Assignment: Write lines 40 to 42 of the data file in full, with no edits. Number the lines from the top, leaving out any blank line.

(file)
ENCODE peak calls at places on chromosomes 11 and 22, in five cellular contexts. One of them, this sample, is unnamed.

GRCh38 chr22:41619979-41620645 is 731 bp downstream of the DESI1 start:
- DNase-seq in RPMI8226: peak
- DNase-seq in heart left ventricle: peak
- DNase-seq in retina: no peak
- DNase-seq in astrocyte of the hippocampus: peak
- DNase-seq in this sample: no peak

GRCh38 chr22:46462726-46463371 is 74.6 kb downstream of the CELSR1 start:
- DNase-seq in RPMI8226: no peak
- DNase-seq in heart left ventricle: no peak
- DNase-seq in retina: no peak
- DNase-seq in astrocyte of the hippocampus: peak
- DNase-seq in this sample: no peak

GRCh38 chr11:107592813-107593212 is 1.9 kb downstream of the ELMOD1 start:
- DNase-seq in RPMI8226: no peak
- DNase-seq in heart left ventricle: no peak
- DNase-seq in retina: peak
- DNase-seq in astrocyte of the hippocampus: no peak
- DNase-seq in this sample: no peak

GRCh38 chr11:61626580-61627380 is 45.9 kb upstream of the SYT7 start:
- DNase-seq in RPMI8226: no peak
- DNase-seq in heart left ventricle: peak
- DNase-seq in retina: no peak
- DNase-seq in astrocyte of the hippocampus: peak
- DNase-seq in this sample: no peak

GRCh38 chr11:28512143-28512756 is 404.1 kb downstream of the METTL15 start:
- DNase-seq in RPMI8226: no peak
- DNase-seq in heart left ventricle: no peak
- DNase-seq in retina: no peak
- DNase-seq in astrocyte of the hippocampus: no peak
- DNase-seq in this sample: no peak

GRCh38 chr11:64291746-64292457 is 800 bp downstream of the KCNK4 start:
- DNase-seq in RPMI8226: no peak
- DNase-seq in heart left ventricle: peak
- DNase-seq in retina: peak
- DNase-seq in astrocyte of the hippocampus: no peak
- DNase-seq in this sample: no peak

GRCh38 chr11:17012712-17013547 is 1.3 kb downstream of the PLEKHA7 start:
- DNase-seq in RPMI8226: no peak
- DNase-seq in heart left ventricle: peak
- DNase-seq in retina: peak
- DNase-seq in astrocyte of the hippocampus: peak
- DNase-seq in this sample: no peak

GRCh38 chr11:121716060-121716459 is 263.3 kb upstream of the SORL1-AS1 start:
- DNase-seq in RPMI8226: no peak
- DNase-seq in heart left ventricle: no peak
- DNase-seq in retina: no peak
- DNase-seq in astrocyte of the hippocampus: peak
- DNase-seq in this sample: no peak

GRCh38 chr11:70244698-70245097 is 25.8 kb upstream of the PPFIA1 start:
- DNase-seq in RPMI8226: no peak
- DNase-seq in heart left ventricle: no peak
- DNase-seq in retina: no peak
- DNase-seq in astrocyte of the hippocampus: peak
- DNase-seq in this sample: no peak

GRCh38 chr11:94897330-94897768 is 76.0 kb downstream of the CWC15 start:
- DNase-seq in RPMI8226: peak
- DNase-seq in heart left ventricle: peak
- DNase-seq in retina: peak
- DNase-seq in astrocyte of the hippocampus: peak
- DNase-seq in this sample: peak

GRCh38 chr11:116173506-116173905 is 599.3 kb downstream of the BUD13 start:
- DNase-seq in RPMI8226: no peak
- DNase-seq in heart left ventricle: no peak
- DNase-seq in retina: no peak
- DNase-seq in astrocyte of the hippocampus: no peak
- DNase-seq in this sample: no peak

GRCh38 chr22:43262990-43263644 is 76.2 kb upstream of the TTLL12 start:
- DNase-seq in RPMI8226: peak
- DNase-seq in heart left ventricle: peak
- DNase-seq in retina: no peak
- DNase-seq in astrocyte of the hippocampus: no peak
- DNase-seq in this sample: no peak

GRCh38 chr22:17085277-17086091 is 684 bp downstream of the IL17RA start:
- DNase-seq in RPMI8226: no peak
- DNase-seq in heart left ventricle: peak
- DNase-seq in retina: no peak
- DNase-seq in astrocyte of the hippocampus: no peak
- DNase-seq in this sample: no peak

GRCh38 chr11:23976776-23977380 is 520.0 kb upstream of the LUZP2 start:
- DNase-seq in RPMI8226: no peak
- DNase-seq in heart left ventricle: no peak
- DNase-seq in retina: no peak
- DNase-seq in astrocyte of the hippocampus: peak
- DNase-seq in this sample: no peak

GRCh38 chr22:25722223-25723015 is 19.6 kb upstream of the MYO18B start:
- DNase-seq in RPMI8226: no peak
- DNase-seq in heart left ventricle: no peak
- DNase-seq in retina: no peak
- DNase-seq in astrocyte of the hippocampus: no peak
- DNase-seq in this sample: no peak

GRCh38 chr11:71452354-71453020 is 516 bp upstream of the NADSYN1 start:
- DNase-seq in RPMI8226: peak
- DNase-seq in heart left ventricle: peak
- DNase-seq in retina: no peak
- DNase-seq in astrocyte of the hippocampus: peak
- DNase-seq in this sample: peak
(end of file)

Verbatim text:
- DNase-seq in heart left ventricle: peak
- DNase-seq in retina: peak
- DNase-seq in astrocyte of the hippocampus: peak